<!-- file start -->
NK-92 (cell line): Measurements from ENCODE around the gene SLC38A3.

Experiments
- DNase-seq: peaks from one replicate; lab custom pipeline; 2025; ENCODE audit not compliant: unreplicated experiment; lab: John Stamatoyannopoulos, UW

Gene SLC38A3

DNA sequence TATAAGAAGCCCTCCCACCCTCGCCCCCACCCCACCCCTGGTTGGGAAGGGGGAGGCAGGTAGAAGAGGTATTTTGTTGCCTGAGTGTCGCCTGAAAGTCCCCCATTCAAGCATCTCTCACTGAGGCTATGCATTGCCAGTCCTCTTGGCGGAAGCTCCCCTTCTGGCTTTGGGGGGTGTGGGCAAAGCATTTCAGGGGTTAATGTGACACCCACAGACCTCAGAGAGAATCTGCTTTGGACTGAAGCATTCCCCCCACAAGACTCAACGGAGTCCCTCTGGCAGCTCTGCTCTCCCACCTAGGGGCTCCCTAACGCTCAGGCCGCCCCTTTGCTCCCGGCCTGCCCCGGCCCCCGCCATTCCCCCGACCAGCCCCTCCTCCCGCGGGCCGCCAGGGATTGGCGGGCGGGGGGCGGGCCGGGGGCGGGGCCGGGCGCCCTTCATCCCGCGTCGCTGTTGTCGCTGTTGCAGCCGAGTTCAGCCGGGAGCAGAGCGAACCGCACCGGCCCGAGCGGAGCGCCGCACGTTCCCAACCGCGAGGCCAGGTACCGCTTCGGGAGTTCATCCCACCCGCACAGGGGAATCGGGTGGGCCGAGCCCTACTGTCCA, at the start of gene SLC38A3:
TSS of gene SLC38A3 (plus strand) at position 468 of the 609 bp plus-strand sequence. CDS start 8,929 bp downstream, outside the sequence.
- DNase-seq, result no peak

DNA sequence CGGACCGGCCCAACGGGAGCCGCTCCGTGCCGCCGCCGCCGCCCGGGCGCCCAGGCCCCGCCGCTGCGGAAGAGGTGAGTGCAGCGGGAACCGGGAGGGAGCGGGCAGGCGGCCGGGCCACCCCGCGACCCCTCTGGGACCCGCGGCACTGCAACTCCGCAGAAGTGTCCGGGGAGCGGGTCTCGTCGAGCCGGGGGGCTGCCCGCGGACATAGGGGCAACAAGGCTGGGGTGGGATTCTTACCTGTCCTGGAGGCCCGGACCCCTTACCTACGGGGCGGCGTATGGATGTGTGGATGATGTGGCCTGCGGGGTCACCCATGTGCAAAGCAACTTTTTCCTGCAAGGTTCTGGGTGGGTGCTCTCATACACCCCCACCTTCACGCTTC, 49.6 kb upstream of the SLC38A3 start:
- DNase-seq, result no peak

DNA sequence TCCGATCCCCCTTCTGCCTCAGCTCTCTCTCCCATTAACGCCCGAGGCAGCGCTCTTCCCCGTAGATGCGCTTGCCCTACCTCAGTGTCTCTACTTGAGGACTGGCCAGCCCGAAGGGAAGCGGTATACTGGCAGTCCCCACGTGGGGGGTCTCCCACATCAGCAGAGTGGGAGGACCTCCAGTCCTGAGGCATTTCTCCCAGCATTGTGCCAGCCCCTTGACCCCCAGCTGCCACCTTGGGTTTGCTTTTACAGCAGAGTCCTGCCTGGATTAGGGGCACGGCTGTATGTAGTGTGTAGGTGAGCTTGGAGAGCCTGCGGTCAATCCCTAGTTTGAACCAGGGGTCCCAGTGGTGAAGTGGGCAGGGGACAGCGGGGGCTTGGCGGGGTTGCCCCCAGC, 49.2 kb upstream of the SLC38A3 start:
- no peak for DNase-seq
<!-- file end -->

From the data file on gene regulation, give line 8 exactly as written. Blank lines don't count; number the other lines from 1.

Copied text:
DNA sequence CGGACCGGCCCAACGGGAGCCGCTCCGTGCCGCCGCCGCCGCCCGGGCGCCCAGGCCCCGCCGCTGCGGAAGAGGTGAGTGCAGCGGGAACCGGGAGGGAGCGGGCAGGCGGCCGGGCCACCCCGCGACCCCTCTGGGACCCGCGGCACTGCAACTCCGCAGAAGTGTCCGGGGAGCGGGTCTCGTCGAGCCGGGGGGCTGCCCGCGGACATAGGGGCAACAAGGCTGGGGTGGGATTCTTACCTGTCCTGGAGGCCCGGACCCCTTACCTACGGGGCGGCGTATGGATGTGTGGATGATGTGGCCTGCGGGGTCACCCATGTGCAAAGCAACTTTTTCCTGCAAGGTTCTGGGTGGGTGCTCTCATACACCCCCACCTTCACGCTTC, 49.6 kb upstream of the SLC38A3 start: